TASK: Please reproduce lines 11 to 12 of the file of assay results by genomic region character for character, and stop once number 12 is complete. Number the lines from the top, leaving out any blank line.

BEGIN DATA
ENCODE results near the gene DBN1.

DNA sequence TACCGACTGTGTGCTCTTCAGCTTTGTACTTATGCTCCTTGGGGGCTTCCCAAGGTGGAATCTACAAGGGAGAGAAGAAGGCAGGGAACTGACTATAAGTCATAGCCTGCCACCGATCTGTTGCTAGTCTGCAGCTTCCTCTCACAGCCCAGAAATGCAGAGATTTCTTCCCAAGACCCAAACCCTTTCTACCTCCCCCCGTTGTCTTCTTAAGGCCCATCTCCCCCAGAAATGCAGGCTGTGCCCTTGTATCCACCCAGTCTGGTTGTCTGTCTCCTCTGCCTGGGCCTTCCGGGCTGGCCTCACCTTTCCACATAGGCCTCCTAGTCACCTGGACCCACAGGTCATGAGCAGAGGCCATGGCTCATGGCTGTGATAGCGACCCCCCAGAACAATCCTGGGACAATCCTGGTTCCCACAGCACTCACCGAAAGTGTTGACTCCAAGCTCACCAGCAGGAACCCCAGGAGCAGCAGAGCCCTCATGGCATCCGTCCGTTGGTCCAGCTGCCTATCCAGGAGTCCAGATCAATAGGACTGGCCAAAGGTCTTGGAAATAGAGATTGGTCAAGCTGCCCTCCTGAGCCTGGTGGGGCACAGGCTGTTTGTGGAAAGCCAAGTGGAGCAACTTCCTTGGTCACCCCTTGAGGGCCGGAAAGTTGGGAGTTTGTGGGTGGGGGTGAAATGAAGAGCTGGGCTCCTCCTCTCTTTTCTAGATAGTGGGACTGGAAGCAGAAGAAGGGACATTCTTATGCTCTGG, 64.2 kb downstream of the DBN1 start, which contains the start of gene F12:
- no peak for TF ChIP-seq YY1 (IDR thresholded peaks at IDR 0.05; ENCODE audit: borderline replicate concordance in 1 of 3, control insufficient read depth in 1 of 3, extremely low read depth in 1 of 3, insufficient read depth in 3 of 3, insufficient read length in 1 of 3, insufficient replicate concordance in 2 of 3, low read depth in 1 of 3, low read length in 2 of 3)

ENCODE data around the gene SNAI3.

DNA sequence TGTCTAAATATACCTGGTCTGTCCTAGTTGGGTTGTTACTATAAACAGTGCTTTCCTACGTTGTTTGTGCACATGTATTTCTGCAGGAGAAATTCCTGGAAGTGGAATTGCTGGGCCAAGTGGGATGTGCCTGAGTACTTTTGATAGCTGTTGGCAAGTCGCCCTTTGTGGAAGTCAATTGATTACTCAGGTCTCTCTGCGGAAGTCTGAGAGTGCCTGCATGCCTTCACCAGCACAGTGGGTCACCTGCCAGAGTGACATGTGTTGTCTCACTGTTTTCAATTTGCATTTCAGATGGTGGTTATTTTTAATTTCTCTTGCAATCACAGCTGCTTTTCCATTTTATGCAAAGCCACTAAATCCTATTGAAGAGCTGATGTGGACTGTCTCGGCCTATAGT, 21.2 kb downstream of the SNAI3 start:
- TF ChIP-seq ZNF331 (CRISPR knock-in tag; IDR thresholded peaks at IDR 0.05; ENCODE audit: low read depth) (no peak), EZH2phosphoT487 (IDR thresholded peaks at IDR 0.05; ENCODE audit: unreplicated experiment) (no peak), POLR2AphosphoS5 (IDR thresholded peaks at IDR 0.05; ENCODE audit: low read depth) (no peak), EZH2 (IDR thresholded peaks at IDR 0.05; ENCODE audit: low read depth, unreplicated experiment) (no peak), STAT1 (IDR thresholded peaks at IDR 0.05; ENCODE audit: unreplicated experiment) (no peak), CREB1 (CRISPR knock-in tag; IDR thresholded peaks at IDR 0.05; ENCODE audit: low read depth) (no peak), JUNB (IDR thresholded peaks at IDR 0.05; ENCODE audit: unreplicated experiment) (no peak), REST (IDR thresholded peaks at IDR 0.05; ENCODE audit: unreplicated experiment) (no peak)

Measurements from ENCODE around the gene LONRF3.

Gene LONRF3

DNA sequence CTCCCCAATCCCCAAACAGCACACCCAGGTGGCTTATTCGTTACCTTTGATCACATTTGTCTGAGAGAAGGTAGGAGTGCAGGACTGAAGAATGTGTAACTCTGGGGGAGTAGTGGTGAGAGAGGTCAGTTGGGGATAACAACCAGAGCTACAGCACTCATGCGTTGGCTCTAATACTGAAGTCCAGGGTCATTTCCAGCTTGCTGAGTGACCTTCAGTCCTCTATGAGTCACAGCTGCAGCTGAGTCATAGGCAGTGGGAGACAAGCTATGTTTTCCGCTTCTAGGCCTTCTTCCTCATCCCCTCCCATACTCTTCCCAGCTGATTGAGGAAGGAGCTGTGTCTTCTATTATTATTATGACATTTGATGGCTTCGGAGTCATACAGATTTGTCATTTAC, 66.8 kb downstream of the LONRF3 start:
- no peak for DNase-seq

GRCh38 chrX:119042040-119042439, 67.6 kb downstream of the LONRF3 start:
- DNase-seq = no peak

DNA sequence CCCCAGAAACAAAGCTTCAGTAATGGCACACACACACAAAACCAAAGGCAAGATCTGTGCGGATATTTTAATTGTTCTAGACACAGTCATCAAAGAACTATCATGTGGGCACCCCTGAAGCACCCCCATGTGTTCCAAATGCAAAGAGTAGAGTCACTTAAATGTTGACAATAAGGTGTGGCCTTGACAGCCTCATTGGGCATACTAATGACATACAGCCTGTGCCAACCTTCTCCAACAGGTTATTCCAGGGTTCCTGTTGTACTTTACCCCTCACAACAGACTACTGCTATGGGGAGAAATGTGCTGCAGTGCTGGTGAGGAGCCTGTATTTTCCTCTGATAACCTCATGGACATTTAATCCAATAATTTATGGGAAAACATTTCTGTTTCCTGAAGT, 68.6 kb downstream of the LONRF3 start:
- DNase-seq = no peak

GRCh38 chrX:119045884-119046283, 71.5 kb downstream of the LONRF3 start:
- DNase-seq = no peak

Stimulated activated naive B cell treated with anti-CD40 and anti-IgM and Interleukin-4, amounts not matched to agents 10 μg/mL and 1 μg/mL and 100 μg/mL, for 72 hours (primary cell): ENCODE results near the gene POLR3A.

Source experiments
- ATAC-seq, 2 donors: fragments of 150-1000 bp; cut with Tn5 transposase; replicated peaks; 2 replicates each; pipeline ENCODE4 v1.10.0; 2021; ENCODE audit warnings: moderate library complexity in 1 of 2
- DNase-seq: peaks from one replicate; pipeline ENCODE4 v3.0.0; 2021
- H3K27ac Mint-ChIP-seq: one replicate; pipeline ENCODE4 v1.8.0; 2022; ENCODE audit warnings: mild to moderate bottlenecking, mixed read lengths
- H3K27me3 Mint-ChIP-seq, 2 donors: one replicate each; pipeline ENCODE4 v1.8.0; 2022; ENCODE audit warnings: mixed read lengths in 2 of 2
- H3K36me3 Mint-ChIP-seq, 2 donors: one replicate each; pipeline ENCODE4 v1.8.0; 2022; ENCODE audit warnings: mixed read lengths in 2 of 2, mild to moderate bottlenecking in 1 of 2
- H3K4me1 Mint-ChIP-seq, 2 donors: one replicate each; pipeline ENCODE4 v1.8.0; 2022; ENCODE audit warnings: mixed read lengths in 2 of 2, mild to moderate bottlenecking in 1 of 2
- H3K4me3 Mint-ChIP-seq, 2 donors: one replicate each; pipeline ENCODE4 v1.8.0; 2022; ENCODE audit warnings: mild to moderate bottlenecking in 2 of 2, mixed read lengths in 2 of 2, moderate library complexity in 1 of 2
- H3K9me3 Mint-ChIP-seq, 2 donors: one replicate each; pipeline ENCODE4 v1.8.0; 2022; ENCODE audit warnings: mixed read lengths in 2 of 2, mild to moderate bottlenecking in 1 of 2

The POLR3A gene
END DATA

GRCh38 chrX:119042040-119042439, 67.6 kb downstream of the LONRF3 start:
- DNase-seq = no peak